Texas Insurance Law Newsbrief - February 24, 2023

Texas Insurance Law Newsbrief


The Corpus Christi Court of Appeals determined that a trial court’s appointment of an attorney to serve as umpire in a property damage dispute, was improper, not in compliance with Policy terms and thus, conditionally granted the insurer’s petition for writ of mandamus.

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In In re State Farm Lloyds, 2023 WL 2029148 (Tex.App. – Corpus Christi, February 15, 2023), the insured and State Farm were unable to reach an agreement over the amount of damage to the insured residence caused by a July 25, 2020, hurricane. The insured invoked appraisal under the Policy, but the two appraisers were unable to agree on the amount of loss or on an umpire. So, the insured petitioned the trial court to appoint an umpire. State Farm responded to the request arguing that it was “procedurally improper” and that the umpires recommended by the insured lacked the training and experience required by the Policy. Following a hearing, the trial court appointed Derek Salinas, an attorney to serve as umpire and then rejected State Farm’s motion to reconsider. State Farm then filed a petition for writ of mandamus with the Corpus Christi Court of Appeals.

The Court of Appeals carefully analyzed Texas case law on policy appraisals and the policy language at issue in this case which required in part that to qualify as an umpire, they must be either an engineer, architect, an adjuster or public adjuster, or a contractor “with experience and training in the construction, repair, and estimating of the type of property damage in dispute.”  And the court found no evidence in the record that Salinas, an attorney, meets the qualifications required by the Policy. State Farm also argued that because a request to appoint an umpire is not a lawsuit and the order is not a final judgment subject to appeal, State Farm lacks a remedy by appeal. After considering the favored status of appraisal and the implications of proceeding with appraisal under these circumstances, the court found that State Farm lacked an adequate remedy by appeal to address the error. Accordingly, the Corpus Christi Court of Appeals conditionally granted the petition for writ of mandamus and directed the trial court to vacate its order appointing Salinas and, to appoint a new umpire in compliance with the Policy terms.

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The U.S. District Court in El Paso considered an insurer’s motion for partial summary judgment arising from two reported hail damage claims and found that the insurer’s actions in reassessing its damage findings and issuing a supplemental payment would not support claims alleging unfair claims handling.

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In Kazanjian v. State Farm Lloyds, 2023 WL 2034441 (W.D. Tex. February 15, 2023), in the summer of 2021, the insured’s home was in the path of two hailstorms that were four days apart. After the first storm, State Farm issued payment for the damage observed. After the second storm, State Farm inspected the property and found hail damage to three roof turbines and three window screens, but no covered damage to the modified bitumen or clay tile portions of the roof. The insureds hired an attorney who sent a demand letter seeking $57,980.78 to replace the modified bitumen and clay tile portions of the roof. State Farm reinspected the property and found that the wind turbines could not be replaced without disturbing a portion of the modified bitumen portion of the roof. So, State Farm revised its estimate finding $9,858.43 in damages and after applying the deductible and recoverable depreciation, issued a supplemental payment for $4,731.16. State Farm also made an additional payment of $150.36 it determined was owed under Texas’ Prompt Payment of Claims Act. The insured’s attorney filed suit alleging a variety of common law and statutory bad faith claims. State Farm removed the case to federal court and filed a partial motion for summary judgment on all but the breach of contract and Prompt Payment claims.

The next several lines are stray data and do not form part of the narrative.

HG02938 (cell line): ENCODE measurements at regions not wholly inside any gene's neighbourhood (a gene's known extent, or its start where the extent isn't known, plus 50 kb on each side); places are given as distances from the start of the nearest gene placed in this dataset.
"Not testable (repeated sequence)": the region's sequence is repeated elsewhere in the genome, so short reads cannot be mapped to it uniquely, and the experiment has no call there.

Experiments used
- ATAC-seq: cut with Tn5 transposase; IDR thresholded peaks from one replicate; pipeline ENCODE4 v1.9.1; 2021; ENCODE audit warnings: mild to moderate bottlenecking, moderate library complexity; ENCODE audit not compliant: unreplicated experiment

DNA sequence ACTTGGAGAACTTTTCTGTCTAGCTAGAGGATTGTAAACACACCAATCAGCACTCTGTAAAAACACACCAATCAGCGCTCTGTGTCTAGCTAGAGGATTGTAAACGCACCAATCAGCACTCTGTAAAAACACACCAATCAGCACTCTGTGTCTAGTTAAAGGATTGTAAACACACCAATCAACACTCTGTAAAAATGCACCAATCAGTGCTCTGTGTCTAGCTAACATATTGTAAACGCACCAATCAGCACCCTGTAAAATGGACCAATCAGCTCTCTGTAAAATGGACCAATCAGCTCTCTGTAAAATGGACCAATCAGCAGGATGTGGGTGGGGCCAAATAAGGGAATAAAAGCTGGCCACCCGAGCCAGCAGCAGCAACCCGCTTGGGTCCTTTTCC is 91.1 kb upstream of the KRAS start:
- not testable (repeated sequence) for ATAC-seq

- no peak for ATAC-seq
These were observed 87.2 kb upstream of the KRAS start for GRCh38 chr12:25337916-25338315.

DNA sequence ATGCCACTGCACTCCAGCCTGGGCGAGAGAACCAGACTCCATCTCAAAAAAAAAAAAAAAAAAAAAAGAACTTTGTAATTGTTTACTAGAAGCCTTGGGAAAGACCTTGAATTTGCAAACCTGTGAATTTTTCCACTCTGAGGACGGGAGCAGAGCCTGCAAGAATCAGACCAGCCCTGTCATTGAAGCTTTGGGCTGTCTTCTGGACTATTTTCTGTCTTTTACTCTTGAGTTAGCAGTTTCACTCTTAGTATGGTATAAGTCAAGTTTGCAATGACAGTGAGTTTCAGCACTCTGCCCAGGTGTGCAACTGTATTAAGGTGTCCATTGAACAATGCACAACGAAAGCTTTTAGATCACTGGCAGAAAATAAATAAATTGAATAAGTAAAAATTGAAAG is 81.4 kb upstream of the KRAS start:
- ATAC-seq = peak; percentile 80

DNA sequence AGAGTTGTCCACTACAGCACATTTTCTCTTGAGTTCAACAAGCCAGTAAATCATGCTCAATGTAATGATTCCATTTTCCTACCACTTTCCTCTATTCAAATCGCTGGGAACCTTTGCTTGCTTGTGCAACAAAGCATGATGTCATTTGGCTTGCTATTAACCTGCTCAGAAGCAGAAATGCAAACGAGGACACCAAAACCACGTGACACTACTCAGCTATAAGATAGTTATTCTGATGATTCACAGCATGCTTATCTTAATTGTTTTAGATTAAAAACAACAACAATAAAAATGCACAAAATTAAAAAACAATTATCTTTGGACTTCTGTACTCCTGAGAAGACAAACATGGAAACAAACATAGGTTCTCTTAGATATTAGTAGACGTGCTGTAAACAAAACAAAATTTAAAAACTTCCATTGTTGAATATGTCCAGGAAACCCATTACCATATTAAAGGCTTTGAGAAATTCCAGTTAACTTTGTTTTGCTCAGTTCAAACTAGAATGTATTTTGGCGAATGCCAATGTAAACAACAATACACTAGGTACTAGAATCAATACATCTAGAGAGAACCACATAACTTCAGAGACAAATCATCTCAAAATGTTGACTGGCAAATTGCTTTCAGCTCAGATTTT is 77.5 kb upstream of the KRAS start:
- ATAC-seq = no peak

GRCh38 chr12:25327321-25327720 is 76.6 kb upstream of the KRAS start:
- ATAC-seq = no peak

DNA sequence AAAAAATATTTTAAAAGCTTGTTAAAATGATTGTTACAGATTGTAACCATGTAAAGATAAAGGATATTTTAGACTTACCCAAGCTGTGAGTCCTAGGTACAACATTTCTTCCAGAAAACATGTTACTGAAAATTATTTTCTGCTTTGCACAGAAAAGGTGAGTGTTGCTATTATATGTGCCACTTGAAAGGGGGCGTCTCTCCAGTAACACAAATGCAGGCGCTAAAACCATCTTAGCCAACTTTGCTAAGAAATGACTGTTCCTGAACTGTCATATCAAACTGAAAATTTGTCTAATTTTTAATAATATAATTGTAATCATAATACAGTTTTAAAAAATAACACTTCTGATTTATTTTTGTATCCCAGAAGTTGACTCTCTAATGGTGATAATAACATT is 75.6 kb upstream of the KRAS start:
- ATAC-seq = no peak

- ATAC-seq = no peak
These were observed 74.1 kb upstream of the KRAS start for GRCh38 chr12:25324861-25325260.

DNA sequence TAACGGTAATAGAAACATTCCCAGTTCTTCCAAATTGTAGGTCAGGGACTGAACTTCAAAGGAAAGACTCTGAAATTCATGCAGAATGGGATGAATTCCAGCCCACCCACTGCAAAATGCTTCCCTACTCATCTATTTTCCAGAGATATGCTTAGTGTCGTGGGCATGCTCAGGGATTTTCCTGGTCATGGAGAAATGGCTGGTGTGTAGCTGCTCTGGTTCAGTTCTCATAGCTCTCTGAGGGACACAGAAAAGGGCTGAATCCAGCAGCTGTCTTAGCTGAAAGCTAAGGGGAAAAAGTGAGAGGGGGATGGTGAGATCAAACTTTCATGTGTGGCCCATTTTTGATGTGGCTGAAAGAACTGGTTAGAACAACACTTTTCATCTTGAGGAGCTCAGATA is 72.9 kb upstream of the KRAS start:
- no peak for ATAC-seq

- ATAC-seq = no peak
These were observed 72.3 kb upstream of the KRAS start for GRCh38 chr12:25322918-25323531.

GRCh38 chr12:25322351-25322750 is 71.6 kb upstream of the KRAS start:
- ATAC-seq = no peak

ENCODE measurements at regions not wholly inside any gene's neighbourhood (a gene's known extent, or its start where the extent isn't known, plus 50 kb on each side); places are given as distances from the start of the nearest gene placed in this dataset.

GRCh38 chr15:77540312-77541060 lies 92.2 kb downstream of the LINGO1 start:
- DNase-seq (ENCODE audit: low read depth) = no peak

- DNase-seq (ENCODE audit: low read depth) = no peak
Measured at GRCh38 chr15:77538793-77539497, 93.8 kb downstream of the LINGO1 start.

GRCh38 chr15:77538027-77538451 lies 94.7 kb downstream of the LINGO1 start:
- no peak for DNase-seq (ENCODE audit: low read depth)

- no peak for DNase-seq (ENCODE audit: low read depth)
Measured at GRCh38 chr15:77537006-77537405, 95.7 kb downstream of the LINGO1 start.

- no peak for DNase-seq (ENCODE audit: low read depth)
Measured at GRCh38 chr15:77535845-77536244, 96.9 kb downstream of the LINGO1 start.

In response to State Farm’s motion, the insured voluntarily dismissed all extra-contractual claims except for the Unfair Settlement Claims and requests for exemplary and punitive damages. The court carefully reviewed Texas law and noted that the common law bad faith claims and Unfair Claim Practices claims applied the same legal standard - “an insured must show that the insurer failed to settle the claim even though it new and should have known that it was reasonably clear the claim was covered.” And, that evidence of nothing more than a “bona fide dispute about the insurer’s liability on the contract does not rise to the level of bad faith.” Addressing the insured’s argument related to the reinspection and supplemental payment, the court observed that “the fact of the reassessment alone, does not warrant a reasonable inference of bad faith.” Here, there is a disagreement among experts which “may sustain a breach of contract claim, but it does not suffice to establish bad faith.” And because there was no evidence of bad faith, the court granted State Farm’s motion for partial summary judgment. Further, noting that the only remaining claims were for breach of contract and 542.058 Prompt Payment Claims which don’t permit recovery of exemplary or treble damages, State Farm’s request for judgment as a matter of law on those claims was granted as well.

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A U.S. District in Houston analyzed an insurance dispute following storm damage to the insured’s building project and the insurer’s Verified Motion to Preclude Attorney’s Fees because it did not receive proper notice as required under Texas Insurance Code § 542A.003(a).